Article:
Chelsea Flower Show

  • c RHS

My first visit to RHS Chelsea Flower Show was as a boy being dragged, kicking and screaming, by my mum. I thought it would be full of the “paisley-skirted ladies who lunch” brigade. Turns out I enjoyed it in all its diversity, the wacky and bizarre end of things, of course! But I was also struck by the elegant, contemporary urban gardens – something I hadn’t been exposed to in my beloved rural Yorkshire.

My next visit was as a freshly graduated design student from the INCHBALD School of Design and I was accompanied by my father. Dad was the de facto “head gardener” throughout my childhood – in charge of all grass cutting, loose horse chasing, Dutch elm felling and so on. Therefore, I viewed him (with hindsight, a tad unwisely) as the true font of all garden knowledge. There we were, standing by a striking main avenue show garden – surrounded by the aforementioned “paisley-skirted ladies” – I asked my Dad what the nice blue coloured flowers were.

“Just a bit of old catmint,” was his confident reply. Which was good enough for me. However, a kindly giggle from the ladies was followed by the correction that these were in fact salvias. This was the first dint in my blind trust of dad’s horticultural prowess. He, on the other hand, was completely undeterred and we spent a happy afternoon touring the show “identifying” plants.

Fast-forward to our 2009 gold medal winning garden “Nature Ascending” – by this stage I knew a little more! With this year’s Chelsea Flower Show just around the corner I thought I’d offer my two-pennies worth – and reminisce on the elements I consider key to creating a successful flower show garden.


c Marianne Majerus


“No alarms and no surprises please!”

Like all ATD projects by the time were on site we knew the design inside out. The process of creating the necessary 3D modelling, CAD elevations, sketches and plans form an extensive key planning tool – allaying fears of any unexpected last minute rethinks. Chelsea is no exception. Thus, it should be with quiet confidence that one sees, in a staggering 2-4 weeks, the garden being constructed. The work itself is like being reacquainted with an old friend – and it is a delight to witness a three-dimensional space emerge and bloom so swiftly.

A great team, who are fully invested in the project is both essential and much more fun than working alone.  We also collaborate with great perennial nurseries, tree nurseries, metal workers, plant specialists and contractors – who are key to scheduling deliveries on site (expect mayhem!) – timing plant blooms, to mock-ups and pre-build.

For “Nature Ascending”, we created a full-scale mock-up, using bamboo sticks, to get a better sense of movement through the garden and relative proportions. This was instructive and provoked some important amendments. Add to this render sample boards, “deck on edge” spacing options, stainless steel bolt variations and you start to get the idea of what it takes, the scale of it and the detail.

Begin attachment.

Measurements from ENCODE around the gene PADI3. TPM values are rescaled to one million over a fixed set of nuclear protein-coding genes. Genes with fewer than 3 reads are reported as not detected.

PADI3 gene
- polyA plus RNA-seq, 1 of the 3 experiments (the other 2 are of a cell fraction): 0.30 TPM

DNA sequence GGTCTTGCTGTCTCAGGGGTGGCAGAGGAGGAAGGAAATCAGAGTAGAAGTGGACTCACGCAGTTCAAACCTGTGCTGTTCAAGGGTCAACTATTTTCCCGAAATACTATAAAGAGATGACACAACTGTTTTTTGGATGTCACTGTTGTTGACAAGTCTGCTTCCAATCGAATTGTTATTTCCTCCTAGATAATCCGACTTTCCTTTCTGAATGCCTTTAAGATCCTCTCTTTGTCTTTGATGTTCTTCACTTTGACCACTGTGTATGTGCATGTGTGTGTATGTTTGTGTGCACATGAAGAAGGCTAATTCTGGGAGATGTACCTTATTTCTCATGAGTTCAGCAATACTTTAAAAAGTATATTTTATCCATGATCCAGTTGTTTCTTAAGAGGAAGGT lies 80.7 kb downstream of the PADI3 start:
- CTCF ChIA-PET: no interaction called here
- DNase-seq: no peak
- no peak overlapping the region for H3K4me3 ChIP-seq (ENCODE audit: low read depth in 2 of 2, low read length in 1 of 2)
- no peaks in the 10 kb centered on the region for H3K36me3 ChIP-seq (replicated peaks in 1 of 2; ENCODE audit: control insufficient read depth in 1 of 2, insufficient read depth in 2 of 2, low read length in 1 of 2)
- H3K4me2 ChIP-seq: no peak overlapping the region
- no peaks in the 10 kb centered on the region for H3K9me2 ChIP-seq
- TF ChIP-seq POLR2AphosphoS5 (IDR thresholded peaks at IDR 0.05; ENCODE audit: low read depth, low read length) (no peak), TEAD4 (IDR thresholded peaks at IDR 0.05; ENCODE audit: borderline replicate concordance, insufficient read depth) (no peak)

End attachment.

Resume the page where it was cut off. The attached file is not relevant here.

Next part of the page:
c Angus Thompson 3 


The build process has great potential to become stressful. That said, our own experience wasn’t so much about stress – more an intense feeling of being in the eye-of-the-storm. For all the reasons mentioned above, it was a demanding but stimulating collaboration between designers and contractors – good designers know when to interfere as little as possible! The work of a designer is often solitary, so this onsite element is always rewarding if you have good people around you who understand how you work. Once the main hard structures are in place and the planting begins then the designers take on full control of the site – this is exciting and intimidating in equal measure.

Quite suddenly you find that your trusty build comrades are gone and, in a show of two parts, you’re standing there alone in your Monday evening finest waiting for a visit from the royal troupe. It’s a strange juxtaposition that happens rather fast. There is satisfying a sense of achievement and relief – all that can be done has been done. The assessors and judges visit and give their verdict the following morning. Gold medals are nice – but if you yourself are proud of your work, really, that is good enough! The medal system is famously opaque and one can slip on a simple slight of wording – with the ‘brief’ being as important as the garden the public get to see. Experience counts!

As the week progresses, the vibe changes. The tv interviews and chats with Royals morph into something altogether rowdier – the great British public (including those knowledgeable, paisley-skirted ladies who lunch) three-deep, all clambering for a good view. These visitors exhibit such genuine enthusiasm for the show, the gardens, and the plants that it is hard not to be swept away with the ‘fizz’ of it all.

And then it’s over. Sadness mixed with a certain lingering, restless ambition and I find myself thinking, “right, these are three ideas I have for next year!


c Angus Thompson 2